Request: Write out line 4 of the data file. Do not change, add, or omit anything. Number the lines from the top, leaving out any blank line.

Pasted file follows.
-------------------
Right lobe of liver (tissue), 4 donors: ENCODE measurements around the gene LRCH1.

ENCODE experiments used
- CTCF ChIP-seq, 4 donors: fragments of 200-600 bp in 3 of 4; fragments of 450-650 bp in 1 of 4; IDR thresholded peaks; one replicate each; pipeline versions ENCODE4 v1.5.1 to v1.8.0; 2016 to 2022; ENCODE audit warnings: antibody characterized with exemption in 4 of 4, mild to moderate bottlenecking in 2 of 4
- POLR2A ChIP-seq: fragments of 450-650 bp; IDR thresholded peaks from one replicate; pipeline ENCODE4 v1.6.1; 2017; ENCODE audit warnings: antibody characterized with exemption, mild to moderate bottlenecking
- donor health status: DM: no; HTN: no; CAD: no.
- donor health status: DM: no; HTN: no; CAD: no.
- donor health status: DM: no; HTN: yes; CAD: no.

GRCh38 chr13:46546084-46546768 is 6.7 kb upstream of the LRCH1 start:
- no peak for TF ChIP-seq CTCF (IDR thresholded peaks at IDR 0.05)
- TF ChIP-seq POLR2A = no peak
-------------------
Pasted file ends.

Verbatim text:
- POLR2A ChIP-seq: fragments of 450-650 bp; IDR thresholded peaks from one replicate; pipeline ENCODE4 v1.6.1; 2017; ENCODE audit warnings: antibody characterized with exemption, mild to moderate bottlenecking